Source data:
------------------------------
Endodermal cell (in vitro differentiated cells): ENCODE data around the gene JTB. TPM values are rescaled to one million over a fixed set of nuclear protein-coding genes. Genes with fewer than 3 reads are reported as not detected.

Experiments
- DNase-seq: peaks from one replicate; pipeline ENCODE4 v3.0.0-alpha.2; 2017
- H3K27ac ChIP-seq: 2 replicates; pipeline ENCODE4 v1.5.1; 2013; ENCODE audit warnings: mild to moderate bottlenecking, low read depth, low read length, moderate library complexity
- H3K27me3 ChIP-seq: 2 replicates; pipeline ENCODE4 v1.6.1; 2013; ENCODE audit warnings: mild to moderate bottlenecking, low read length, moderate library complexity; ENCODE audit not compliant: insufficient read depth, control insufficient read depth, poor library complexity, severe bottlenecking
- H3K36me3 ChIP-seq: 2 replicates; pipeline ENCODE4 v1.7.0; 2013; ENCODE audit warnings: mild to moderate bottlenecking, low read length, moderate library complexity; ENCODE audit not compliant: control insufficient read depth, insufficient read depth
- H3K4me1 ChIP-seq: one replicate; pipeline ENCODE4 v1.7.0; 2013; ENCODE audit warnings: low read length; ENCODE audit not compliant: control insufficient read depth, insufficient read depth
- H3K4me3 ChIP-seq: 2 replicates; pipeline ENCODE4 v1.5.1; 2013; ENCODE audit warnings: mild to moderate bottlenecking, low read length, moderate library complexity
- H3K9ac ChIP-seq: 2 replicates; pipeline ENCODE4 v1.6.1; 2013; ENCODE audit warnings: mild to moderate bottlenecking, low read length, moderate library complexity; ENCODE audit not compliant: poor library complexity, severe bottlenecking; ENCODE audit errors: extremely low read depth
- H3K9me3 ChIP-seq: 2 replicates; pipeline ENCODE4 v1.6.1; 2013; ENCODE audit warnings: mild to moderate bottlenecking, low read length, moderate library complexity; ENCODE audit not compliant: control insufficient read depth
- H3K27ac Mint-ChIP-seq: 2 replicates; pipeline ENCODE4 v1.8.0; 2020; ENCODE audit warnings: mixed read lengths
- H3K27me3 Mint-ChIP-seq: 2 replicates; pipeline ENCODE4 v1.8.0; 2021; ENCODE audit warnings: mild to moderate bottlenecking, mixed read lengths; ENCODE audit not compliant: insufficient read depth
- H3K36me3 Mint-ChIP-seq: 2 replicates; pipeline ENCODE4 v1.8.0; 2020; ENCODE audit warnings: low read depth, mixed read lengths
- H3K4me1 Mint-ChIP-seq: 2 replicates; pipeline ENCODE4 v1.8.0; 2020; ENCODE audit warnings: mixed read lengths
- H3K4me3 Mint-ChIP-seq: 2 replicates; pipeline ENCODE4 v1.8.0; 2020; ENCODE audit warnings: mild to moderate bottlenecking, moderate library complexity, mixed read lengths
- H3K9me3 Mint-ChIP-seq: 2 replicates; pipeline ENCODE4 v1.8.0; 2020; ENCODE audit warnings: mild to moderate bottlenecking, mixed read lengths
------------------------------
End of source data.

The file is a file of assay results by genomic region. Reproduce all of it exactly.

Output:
Endodermal cell (in vitro differentiated cells): ENCODE data around the gene JTB. TPM values are rescaled to one million over a fixed set of nuclear protein-coding genes. Genes with fewer than 3 reads are reported as not detected.

Experiments
- DNase-seq: peaks from one replicate; pipeline ENCODE4 v3.0.0-alpha.2; 2017
- H3K27ac ChIP-seq: 2 replicates; pipeline ENCODE4 v1.5.1; 2013; ENCODE audit warnings: mild to moderate bottlenecking, low read depth, low read length, moderate library complexity
- H3K27me3 ChIP-seq: 2 replicates; pipeline ENCODE4 v1.6.1; 2013; ENCODE audit warnings: mild to moderate bottlenecking, low read length, moderate library complexity; ENCODE audit not compliant: insufficient read depth, control insufficient read depth, poor library complexity, severe bottlenecking
- H3K36me3 ChIP-seq: 2 replicates; pipeline ENCODE4 v1.7.0; 2013; ENCODE audit warnings: mild to moderate bottlenecking, low read length, moderate library complexity; ENCODE audit not compliant: control insufficient read depth, insufficient read depth
- H3K4me1 ChIP-seq: one replicate; pipeline ENCODE4 v1.7.0; 2013; ENCODE audit warnings: low read length; ENCODE audit not compliant: control insufficient read depth, insufficient read depth
- H3K4me3 ChIP-seq: 2 replicates; pipeline ENCODE4 v1.5.1; 2013; ENCODE audit warnings: mild to moderate bottlenecking, low read length, moderate library complexity
- H3K9ac ChIP-seq: 2 replicates; pipeline ENCODE4 v1.6.1; 2013; ENCODE audit warnings: mild to moderate bottlenecking, low read length, moderate library complexity; ENCODE audit not compliant: poor library complexity, severe bottlenecking; ENCODE audit errors: extremely low read depth
- H3K9me3 ChIP-seq: 2 replicates; pipeline ENCODE4 v1.6.1; 2013; ENCODE audit warnings: mild to moderate bottlenecking, low read length, moderate library complexity; ENCODE audit not compliant: control insufficient read depth
- H3K27ac Mint-ChIP-seq: 2 replicates; pipeline ENCODE4 v1.8.0; 2020; ENCODE audit warnings: mixed read lengths
- H3K27me3 Mint-ChIP-seq: 2 replicates; pipeline ENCODE4 v1.8.0; 2021; ENCODE audit warnings: mild to moderate bottlenecking, mixed read lengths; ENCODE audit not compliant: insufficient read depth
- H3K36me3 Mint-ChIP-seq: 2 replicates; pipeline ENCODE4 v1.8.0; 2020; ENCODE audit warnings: low read depth, mixed read lengths
- H3K4me1 Mint-ChIP-seq: 2 replicates; pipeline ENCODE4 v1.8.0; 2020; ENCODE audit warnings: mixed read lengths
- H3K4me3 Mint-ChIP-seq: 2 replicates; pipeline ENCODE4 v1.8.0; 2020; ENCODE audit warnings: mild to moderate bottlenecking, moderate library complexity, mixed read lengths
- H3K9me3 Mint-ChIP-seq: 2 replicates; pipeline ENCODE4 v1.8.0; 2020; ENCODE audit warnings: mild to moderate bottlenecking, mixed read lengths